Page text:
January 15, 2014 7:11 pm

DND to buy colour-coded, serial-numbered USB drives as feds bolster security guidelines

New federal standards are coming down the pipe, and some departments, including National Defence, are already ordering new data storage devices to help ensure private information remains secure.

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National Defence hopes to prevent data breaches by buying up to 47,000 colour-coded, serial-numbered USB drives.

The new features are expected to help track the devices. The department’s move comes in anticipation of forthcoming federal standards intended to help identify and control portable media devices, following a year peppered with prominent data breaches.

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Early last year, Employment and Social Development (called Human Resources and Skills Development Canada at the time) publicly revealed the office had lost an external hard drive containing the names, birthdays, social insurance numbers, addresses and student loan balances of nearly 60,000 Canadians.

Weeks earlier, the same department told the federal privacy commissioner’s office of the loss of a USB key holding, among other bits of sensitive personal information, social insurances numbers, birth dates, medical conditions, education levels and occupations of more than 5,000 people who had appealed disability rulings under the Canadian Pension Plan.

The investigation into that breach later spread to Justice Canada when it was revealed one of their lawyers working at HRSDC was involved.

Yet another USB key, this one intended to stay in the hands of a security intelligence officer working in British Columbia, was found in a schoolyard after the man dropped his child off. The key was marked as belonging to Correctional Service of Canada and returned, apparently without any unauthorised people looking at the personal information of more than 150 offenders contained within.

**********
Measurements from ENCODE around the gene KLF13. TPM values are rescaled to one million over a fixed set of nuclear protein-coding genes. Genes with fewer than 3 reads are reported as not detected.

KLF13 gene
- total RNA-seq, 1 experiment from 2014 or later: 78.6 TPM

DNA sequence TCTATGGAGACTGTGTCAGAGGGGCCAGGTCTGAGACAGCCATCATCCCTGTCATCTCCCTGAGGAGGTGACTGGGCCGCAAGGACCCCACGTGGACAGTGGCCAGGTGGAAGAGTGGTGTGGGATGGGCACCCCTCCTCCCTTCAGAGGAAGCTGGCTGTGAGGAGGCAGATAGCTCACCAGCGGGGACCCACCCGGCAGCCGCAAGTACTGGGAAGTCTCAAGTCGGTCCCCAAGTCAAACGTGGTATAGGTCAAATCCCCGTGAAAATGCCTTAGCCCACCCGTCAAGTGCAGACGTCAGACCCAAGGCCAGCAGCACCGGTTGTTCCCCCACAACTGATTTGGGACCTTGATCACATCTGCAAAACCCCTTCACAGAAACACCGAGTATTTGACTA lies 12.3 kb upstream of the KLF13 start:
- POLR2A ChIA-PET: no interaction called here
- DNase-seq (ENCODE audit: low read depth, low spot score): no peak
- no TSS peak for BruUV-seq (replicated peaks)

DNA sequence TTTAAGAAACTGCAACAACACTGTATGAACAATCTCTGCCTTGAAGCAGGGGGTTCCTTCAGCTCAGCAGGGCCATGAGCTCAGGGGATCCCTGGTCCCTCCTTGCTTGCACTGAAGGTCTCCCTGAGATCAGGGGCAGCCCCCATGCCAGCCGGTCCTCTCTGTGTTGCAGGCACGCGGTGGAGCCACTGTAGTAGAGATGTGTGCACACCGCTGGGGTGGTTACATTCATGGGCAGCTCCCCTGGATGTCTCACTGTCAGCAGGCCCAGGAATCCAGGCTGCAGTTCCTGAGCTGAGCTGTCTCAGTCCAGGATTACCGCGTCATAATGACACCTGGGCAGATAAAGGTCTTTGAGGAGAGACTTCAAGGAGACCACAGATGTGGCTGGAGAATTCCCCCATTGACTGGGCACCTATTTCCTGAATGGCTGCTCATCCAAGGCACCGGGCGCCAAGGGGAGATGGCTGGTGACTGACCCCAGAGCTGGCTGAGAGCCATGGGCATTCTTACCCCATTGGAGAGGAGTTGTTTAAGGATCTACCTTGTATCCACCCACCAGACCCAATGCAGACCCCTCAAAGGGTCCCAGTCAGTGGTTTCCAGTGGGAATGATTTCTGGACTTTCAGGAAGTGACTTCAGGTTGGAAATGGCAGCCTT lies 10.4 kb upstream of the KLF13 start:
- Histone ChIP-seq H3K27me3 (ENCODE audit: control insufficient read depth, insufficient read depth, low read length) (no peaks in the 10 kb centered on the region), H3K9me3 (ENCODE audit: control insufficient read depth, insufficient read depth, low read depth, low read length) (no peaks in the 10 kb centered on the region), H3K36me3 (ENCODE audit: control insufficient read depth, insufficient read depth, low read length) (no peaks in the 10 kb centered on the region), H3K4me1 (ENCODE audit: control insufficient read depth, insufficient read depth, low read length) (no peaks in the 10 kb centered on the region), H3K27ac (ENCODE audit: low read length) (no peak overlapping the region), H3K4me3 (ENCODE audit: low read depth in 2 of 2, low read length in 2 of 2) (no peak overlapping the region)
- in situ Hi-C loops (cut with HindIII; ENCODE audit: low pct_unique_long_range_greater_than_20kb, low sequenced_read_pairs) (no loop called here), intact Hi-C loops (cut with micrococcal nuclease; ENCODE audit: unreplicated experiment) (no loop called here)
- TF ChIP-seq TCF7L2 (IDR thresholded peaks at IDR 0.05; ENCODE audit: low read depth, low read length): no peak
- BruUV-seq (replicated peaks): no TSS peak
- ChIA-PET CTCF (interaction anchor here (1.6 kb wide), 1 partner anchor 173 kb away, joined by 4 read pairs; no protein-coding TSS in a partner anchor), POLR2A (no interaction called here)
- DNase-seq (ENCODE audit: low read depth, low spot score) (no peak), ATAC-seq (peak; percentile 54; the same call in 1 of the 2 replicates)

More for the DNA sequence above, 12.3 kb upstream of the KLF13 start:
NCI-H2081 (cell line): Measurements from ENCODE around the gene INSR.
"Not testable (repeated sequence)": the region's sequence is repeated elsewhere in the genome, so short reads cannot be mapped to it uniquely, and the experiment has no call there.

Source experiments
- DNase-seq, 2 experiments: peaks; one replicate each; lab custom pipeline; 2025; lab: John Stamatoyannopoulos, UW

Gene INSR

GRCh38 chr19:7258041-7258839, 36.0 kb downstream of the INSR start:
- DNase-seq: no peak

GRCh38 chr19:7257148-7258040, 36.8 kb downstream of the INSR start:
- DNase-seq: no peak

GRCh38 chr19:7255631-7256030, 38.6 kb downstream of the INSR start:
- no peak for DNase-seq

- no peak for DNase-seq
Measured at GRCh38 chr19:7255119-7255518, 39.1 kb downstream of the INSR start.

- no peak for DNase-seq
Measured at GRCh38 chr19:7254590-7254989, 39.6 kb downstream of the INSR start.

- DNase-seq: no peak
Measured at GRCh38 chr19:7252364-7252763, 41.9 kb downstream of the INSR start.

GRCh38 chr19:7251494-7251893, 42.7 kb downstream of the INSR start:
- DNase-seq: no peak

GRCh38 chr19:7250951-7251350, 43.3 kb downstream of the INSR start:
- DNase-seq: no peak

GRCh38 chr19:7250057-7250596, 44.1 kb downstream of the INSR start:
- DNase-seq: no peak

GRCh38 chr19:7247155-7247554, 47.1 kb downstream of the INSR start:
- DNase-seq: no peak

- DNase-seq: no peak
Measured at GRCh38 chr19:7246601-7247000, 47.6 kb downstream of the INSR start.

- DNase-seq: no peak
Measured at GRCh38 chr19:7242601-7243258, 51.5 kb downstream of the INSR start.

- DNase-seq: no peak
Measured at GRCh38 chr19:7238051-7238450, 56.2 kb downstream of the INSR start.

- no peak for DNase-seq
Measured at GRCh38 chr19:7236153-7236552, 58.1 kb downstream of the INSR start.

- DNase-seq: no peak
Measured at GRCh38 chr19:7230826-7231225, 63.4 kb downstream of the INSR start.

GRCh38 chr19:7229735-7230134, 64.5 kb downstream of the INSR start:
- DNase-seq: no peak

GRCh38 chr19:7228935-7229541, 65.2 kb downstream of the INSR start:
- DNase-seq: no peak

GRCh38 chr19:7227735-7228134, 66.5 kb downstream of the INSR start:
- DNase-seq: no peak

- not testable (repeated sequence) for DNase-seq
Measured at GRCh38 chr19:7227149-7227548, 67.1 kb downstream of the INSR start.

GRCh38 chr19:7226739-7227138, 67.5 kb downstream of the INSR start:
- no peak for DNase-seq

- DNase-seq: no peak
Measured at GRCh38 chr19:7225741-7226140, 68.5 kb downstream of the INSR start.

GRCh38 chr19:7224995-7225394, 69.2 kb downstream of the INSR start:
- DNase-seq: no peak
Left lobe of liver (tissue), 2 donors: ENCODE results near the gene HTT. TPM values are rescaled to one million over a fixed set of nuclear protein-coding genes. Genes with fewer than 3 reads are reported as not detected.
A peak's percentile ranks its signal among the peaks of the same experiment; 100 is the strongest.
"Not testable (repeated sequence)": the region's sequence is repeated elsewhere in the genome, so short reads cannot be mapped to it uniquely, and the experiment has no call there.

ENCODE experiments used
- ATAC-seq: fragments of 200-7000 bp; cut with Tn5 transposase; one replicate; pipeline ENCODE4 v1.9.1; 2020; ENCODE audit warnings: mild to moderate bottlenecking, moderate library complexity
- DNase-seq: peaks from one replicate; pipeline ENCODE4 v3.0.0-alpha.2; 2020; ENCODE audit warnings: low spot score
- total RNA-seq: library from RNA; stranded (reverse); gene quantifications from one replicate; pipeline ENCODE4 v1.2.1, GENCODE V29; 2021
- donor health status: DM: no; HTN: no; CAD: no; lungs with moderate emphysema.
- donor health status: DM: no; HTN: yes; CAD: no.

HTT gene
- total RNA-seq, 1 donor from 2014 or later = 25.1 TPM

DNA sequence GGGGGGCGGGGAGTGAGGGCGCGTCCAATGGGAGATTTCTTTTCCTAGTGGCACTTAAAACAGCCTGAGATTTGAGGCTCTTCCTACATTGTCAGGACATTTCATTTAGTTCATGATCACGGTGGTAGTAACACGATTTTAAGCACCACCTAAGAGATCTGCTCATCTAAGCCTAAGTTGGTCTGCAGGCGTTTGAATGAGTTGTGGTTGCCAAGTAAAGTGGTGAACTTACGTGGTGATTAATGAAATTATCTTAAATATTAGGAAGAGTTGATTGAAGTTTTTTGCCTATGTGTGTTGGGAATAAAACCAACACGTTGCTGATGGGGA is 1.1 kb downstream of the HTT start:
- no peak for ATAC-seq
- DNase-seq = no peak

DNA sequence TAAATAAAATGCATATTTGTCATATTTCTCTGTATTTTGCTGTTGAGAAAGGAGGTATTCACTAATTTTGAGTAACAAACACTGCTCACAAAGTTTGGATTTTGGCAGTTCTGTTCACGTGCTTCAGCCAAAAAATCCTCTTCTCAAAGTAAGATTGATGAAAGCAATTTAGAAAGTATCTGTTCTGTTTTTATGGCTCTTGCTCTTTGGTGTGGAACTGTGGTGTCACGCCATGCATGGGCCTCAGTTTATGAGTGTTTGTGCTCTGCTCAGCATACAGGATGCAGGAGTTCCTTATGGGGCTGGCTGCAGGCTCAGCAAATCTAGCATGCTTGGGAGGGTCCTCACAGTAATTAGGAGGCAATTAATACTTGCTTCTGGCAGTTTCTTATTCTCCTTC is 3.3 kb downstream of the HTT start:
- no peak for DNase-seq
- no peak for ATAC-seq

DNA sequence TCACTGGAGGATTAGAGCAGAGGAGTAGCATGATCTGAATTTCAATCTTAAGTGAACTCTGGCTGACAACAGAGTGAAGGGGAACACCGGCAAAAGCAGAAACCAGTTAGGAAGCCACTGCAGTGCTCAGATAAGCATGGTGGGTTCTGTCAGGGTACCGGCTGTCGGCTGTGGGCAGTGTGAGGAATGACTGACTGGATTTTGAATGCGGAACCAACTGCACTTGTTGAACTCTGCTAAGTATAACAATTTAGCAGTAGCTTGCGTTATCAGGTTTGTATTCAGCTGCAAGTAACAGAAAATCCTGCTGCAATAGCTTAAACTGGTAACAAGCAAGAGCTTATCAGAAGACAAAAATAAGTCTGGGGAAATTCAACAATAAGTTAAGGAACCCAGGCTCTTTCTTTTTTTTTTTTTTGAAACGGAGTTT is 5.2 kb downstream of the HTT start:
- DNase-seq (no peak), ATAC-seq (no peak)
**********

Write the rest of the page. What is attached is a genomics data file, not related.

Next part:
Employment and Social Development has since implemented new, stricter rules regarding portable data devices, even though the Treasury Board’s new policy isn’t yet finalized, a spokeswoman for the minister’s office said.

The new federal policy is expected to lay out exactly how departments should store, transport, wipe and dispose of information on portable devices.

“Treasury Board is finalizing a policy document for the secure use of portable storage devices, including USBs,” a spokeswoman for Treasury Board President Tony Clement’s office wrote in an email.

A draft version of the policy was shared with departments, including National Defence, for input, the spokeswoman wrote.

In response, National Defence is looking for an outside supplier to fill an initial order of 23,512 credit card-style USB flash drives with capacities of 4 GB, 16 GB or 32 GB. The department said it may make the same order twice, bringing the total order close to 50,000 units.

The new keys will be “branded with a colour security caveat and serial number to improve tracking,” said Maj. James Simiana, a spokesman with the Royal Canadian Air Force.

There is no dollar amount yet attached to the purchase, but the department says it will likely award the contract to the company offering the lowest price estimate.

Once the drives are delivered later this winter, they will be distributed across the department to members of the army, navy and air force.

© Shaw Media, 2014

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